The riga menà technique is used in the Murano furnaces to create the effect of lines on the glass, as you can see on the green Fizzy glass with pink rim. While the glass is being handblown it is also streaked, turned and pulled. It is quite fascinating to see the maestro create special objects with this technique. Every glass that exits the furnace is on of a kind, he will never have an identical twin. Each of these creations has been carrying the Venice and Murano dream for more than 1000 years.
The life of Giberto Arrivabene Valenti Gonzaga is viscerally linked to Venice. His childhood memories, the most beautiful, are those that have taken place in the rooms of Palazzo Papadopoli, between frescoes of Tiepolo and family affection. “In my earliest memories Venice had other colours. It was more obscure, dramatic, decayed and deeply romantic – simply beautiful. There wasn’t the same light like there is today – more dazzling perhaps, but less poetic.”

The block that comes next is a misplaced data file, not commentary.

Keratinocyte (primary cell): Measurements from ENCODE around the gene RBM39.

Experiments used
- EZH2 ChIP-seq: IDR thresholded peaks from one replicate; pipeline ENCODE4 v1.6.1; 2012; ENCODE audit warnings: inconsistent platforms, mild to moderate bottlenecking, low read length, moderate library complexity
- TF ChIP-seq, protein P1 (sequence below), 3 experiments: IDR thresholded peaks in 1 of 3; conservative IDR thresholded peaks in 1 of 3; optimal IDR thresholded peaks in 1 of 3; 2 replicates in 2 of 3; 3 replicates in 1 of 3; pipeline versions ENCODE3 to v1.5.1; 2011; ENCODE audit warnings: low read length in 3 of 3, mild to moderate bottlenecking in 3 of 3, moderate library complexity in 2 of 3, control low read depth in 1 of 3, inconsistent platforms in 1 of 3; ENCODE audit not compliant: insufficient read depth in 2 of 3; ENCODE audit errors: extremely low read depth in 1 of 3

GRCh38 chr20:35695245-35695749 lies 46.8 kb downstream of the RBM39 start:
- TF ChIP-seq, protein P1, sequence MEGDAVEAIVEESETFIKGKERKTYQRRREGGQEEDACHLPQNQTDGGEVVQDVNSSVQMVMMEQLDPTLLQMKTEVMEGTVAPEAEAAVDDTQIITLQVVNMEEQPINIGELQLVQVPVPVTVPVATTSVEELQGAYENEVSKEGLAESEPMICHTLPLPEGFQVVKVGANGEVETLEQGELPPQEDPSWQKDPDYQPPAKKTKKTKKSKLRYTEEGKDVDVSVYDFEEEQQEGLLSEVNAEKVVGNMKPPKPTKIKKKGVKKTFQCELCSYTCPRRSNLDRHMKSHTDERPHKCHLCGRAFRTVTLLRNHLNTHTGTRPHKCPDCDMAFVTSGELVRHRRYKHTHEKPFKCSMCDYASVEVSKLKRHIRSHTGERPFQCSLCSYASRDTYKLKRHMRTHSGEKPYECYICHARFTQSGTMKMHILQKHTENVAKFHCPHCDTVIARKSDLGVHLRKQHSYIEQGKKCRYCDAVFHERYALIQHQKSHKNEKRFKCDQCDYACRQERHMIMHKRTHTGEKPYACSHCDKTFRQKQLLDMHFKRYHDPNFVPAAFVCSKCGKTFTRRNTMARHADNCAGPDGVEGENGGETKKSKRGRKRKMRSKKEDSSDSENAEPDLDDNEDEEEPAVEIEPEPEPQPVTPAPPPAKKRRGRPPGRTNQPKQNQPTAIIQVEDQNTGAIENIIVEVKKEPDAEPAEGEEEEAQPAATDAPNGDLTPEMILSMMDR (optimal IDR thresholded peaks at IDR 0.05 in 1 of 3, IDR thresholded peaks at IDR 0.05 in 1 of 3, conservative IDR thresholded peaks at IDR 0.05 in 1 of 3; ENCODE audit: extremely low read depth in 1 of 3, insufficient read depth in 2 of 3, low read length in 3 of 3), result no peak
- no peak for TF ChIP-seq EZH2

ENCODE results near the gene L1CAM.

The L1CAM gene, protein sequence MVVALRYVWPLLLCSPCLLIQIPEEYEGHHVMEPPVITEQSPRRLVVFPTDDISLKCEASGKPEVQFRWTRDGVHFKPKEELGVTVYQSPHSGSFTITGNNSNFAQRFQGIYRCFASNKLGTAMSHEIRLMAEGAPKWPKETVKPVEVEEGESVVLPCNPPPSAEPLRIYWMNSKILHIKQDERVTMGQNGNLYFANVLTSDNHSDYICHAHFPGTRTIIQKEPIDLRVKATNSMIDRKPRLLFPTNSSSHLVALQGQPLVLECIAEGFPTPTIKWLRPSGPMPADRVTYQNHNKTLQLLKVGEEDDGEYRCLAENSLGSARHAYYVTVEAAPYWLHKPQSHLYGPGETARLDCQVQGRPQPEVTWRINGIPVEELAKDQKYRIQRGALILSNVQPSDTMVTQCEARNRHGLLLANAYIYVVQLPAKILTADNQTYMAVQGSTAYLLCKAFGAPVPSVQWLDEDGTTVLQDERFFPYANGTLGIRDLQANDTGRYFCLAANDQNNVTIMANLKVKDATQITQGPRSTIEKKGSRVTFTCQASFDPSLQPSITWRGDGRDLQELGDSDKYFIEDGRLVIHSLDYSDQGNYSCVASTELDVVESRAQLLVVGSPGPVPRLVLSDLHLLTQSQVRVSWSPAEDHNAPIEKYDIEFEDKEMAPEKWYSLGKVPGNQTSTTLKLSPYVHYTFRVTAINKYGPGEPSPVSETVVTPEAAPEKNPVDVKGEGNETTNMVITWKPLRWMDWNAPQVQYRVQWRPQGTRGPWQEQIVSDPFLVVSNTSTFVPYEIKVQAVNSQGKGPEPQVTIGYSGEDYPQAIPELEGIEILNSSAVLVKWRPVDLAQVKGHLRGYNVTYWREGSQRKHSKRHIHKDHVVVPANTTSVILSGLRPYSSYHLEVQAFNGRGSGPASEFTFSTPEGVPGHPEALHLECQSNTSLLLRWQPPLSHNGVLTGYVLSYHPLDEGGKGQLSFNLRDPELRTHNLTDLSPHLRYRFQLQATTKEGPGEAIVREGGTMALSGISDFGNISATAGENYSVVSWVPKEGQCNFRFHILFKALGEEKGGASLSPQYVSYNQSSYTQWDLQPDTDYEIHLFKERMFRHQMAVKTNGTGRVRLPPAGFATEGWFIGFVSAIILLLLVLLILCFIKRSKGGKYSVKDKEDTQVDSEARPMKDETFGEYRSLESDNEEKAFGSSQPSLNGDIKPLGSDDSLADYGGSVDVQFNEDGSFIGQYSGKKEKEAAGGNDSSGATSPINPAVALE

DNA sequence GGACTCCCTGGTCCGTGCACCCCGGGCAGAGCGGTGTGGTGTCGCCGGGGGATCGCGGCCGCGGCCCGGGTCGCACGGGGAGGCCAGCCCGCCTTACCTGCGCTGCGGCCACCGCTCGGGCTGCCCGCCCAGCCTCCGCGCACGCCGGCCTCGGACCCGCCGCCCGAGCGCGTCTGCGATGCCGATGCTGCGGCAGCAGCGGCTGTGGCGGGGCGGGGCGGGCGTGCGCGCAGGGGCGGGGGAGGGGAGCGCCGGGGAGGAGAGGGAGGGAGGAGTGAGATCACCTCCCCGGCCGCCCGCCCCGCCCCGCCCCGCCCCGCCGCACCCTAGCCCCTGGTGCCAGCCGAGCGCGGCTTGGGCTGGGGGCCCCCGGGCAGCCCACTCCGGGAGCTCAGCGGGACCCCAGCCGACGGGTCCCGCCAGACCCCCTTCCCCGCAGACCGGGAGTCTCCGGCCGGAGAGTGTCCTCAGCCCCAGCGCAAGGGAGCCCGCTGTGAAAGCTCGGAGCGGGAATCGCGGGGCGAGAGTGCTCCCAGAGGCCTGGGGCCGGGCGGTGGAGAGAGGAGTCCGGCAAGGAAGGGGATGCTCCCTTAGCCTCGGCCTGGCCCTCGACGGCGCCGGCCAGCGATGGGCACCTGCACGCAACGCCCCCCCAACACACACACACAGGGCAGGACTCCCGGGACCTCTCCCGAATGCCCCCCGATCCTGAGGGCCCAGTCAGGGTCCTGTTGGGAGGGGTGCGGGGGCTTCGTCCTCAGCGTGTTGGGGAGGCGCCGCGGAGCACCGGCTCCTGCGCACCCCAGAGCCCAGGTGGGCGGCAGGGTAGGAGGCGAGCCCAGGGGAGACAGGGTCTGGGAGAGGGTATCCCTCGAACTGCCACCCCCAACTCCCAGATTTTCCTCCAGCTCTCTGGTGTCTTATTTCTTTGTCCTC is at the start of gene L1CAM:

Each piece derives from a watercolour sketch made by Giberto on tracing paper: “When I see something that inspires me, or an object that I like, I sketch and rework it – then move on to the realization of it.”
The glass, the main material in the collections, is worked exclusively in Murano. Each glass, each specific object, is blown by master glassmakers in the Venetian furnaces.
Giberto takes his watercolours to discuss with them and refine the project, check its feasibility, and to make eventual changes.